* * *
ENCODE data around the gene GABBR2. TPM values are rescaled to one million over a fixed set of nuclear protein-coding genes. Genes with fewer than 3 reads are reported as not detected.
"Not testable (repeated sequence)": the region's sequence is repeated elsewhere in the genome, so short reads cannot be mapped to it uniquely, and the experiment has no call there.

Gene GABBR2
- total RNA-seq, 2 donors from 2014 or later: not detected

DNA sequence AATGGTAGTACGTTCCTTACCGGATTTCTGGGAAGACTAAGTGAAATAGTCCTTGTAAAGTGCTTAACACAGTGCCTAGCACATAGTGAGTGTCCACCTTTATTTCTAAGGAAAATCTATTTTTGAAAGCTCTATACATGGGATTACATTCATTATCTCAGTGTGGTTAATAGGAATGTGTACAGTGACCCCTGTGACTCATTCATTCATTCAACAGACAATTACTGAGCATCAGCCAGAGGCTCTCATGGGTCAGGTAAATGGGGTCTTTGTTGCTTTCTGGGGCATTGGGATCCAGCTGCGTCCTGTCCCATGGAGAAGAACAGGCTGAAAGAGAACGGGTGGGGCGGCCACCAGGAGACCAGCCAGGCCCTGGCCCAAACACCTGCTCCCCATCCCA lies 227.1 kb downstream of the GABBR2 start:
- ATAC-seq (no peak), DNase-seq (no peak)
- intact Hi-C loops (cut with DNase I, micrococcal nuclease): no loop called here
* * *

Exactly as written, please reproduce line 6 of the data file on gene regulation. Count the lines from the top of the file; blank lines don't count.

- ATAC-seq (no peak), DNase-seq (no peak)